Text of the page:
Al Franken

Word on the Hill: Capitol Hill Could Save You Money
Ryan in New Hampshire, Williams at nonprofit, Murphy’s march continues

Save some money, move to Capitol Hill. Above, Tennessee’s David Kustoff arrives at the Capitol Hill Hotel for new member orientation on Nov. 14, 2016. (Tom Williams/CQ Roll Call file photo)

Here’s some good news for congressional staffers: Capitol Hill was ranked the fourth best place in D.C. to save money if you’re living off an annual salary of $50,000.

The financial planning app Rize released a list of the 14 best and worst places to live in D.C. on a $50,000 salary. Petworth, NoMa and Southwest Waterfront ranked first, second and third, respectively. Georgetown was ranked last.

HOH’s Summer Reading List
There’s something for everyone in these six books

Clockwise from top left, books by Utah Sen. Mike Lee, Minnesota Sen. Al Franken, the Library of Congress, Arizona Sen. Jeff Flake, reporter Joshua Green and Nebraska Sen. Ben Sasse make HOH’s summer reading list. (Courtesy Penguin Random House (Lee, Flake and Green), Hachette Book Group (Franken), Library of Congress, and Macmillan Publishers (Sasse))

Recess is one of the few times when Washingtonians can really settle into a good book.

Whether you’re taking time off or just have a quiet office this month, here is HOH’s list of new books for the D.C. congressional nerd to check out this summer.

John McCain’s Dramatic ‘No’ Vote Derails GOP Health Care Effort
Senate rejects Republicans’ ‘skinny’ repeal bill, 49-51

From left, South Carolina Sen. Lindsey Graham, Arizona Sen. John McCain, and Wisconsin Sen. Ron Johnson hold a press conference to demand assurances on the “skinny” health care repeal bill in the Capitol on Thursday. (Bill Clark/CQ Roll Call)

Updated 3:10 a.m. | In a dramatic early Friday morning vote, the Senate voted down the Republican effort to overhaul the U.S. health insurance system, 49-51, with GOP Sen. John McCain of Arizona’s dramatic “no” — to gasps in the chamber — providing the key vote to send the bill to defeat.

Lobbying from top GOP leaders, McCain’s colleague from Arizona Jeff Flake, Vice President Mike Pence and a swath of Republicans were not enough to sway McCain. Pence himself spent more than 20 minutes trying to get McCain to change his mind.

Capitol Rocked by Musicians, Fans in Congress
 

Sessions on the Cusp of Martyrdom or Oblivion
If he’s fired, will former Senate GOP colleagues draw a line against Trump?

Attorney General Jeff Sessions has been the target of almost daily taunting from President Donald Trump. (Bill Clark/CQ Roll Call)

When Jeff Sessions was preparing last fall to begin a third decade in the Senate, his future as a rock-ribbed conservative legislative force looked limitless, but just three seasons later, he’s been pushed to the precipice of his career.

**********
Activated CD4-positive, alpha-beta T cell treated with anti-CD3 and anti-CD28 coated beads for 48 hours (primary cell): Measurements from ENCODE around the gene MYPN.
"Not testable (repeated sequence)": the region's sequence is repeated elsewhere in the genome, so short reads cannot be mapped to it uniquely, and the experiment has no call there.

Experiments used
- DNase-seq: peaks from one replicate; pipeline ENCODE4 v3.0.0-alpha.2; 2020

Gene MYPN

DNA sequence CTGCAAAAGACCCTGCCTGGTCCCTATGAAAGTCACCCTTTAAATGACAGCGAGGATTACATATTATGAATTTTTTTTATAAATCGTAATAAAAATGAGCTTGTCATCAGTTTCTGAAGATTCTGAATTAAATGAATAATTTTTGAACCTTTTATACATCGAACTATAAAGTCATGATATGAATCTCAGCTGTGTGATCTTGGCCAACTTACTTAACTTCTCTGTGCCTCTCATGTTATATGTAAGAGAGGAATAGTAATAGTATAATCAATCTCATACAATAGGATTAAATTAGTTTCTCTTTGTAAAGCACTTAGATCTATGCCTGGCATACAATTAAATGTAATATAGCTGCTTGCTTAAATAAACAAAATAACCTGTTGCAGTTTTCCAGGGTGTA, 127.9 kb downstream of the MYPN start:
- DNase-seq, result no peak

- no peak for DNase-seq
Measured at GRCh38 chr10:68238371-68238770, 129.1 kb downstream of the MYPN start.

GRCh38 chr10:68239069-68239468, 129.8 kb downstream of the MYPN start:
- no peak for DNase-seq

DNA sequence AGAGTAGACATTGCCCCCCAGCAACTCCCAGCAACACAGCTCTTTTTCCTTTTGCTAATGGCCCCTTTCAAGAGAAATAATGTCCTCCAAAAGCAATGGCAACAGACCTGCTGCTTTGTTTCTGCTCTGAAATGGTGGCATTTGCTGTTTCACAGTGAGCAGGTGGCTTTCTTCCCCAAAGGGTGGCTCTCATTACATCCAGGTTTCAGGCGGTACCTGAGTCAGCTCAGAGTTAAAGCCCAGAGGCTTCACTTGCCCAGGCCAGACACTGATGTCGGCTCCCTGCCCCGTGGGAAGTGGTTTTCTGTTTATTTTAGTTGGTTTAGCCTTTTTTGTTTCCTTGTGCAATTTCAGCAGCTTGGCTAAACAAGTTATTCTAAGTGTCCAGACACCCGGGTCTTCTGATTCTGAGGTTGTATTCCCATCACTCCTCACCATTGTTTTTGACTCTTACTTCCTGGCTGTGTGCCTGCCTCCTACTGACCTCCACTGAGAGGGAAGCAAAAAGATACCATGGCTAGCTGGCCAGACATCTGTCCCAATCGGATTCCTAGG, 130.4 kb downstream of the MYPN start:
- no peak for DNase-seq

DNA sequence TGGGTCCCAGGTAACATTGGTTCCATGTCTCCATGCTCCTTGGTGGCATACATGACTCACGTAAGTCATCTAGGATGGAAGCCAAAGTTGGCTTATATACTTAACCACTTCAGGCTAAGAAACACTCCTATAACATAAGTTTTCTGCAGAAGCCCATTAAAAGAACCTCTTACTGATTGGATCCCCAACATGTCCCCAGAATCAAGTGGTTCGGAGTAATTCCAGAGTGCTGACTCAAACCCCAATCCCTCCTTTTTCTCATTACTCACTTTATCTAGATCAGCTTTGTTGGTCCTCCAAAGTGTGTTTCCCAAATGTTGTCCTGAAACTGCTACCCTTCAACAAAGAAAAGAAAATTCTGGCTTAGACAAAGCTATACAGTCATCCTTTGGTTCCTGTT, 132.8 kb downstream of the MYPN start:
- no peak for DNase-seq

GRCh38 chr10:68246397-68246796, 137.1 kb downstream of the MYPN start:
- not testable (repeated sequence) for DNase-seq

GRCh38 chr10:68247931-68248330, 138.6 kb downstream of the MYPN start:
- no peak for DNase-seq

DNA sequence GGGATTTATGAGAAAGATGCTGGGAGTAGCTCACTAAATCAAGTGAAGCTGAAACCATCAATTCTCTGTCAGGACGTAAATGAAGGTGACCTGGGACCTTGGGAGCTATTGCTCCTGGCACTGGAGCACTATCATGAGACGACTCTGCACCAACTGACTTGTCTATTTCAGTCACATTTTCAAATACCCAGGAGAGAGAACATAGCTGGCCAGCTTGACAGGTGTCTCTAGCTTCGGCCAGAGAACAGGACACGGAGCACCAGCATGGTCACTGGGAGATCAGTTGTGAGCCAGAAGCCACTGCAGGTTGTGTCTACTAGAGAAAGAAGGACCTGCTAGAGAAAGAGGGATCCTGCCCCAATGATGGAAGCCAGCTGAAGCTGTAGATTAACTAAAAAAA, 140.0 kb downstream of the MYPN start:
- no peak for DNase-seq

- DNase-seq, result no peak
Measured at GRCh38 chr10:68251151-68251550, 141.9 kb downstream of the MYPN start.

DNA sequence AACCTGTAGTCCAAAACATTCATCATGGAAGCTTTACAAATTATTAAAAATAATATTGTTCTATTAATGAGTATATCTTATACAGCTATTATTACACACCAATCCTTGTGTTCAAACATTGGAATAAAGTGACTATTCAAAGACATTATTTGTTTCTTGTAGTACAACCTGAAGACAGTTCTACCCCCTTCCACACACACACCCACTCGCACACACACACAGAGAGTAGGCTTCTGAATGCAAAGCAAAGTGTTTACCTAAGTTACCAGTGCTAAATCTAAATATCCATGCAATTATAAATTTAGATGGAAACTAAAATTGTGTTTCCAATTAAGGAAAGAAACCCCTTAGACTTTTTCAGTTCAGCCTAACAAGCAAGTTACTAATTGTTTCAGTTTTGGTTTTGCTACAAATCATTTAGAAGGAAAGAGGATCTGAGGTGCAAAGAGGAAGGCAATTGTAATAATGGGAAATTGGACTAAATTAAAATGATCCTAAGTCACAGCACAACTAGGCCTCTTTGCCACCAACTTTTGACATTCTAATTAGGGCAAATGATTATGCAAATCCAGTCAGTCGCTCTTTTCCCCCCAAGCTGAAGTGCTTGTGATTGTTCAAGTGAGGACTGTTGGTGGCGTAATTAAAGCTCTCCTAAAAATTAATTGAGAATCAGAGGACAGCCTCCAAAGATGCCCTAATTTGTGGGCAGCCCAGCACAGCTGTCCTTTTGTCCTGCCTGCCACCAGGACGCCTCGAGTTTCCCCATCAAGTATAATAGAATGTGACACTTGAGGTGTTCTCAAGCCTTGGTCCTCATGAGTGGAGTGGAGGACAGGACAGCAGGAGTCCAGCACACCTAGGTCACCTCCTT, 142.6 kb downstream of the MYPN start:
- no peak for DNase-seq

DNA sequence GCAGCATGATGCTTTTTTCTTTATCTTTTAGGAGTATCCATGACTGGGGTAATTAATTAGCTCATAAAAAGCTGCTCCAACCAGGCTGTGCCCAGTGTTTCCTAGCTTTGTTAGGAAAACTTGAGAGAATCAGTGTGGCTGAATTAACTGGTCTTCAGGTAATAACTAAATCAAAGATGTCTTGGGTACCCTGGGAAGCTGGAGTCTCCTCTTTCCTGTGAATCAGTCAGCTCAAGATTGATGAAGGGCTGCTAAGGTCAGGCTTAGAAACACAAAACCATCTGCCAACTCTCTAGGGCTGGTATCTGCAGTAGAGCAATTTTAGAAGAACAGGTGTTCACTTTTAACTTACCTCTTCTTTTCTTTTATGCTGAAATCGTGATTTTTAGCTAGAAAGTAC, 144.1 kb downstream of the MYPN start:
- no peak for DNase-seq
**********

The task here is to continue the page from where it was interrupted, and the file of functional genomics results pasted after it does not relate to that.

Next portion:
The almost daily taunting he’s taking from President Donald Trump points toward one of two probably quick endings to his brief run as attorney general, quitting or getting canned.

Bipartisan Medical Marijuana Legislation Reintroduced
Bill would allow states to set their own laws

Sen. Kirsten Gillibrand, D-N.Y., is part of a bipartisan group of lawmakers who support legislation that would enable states to set their own medical marijuana policies. (Bill Clark/CQ Roll Call File Photo)

 A bipartisan group of senators and representatives have reintroduced legislation that would enable states to set their own medical marijuana policies.

That is at odds with a letter U.S. Attorney General Jeff Sessions sent to congressional leaders, in which he asked that federal medical marijuana protections be reversed.

Sessions Declines to Testify About Any Conversations With Trump About Russia
Says potential exists for an executive privilege claim that has not happened

Attorney General Jeff Sessions is greeted by Senate Intelligence Committee Chairman Sen. Richard Burr, R-N.C.), right, and Sen. Mark Warner, D-Va., before his testimony on Tuesday. (Chip Somodevilla/Getty Images)

BY JOHN T. BENNETT AND NIELS LESNIEWSKI, CQ ROLL CALL

Attorney General Jeff Sessions declined to answer questions Tuesday about conversations with President Donald Trump, citing the potential that the White House could assert executive privilege — which has not yet happened.

Sessions to Testify in Public Hearing on Tuesday
Attorney general follows explosive Comey testimony before Intelligence panel

Attorney General Jeff Sessions has recused himself from the investigation into possible ties between Donald Trump’s presidential campaign and Russia. (Bill Clark/CQ Roll Call file photo)

Attorney General Jeff Sessions will testify Tuesday in an open hearing before the Senate Intelligence Committee for its ongoing probe into Russia’s interference in last year’s presidential election.

The public hearing was announced Monday by Intelligence Chairman Richard M. Burr and Vice Chairman Mark Warner.

Franken: Roll Call’s Coleman Interview Led Him to Politics
The Minnesota Democrat disapproved of a Norm Coleman quote in Roll Call

Sen. Al Franken’s, D-Minn., latest book comes out on Tuesday. (Tom Williams/CQ Roll Call file photo)

Where was Sen. Al Franken in 2003? He was less than a decade out of leaving Saturday Night Live, had just published a satirical book, “Lies and the Lying Liars Who Tell Them,” and his political idol had just died.

He was also reading Roll Call.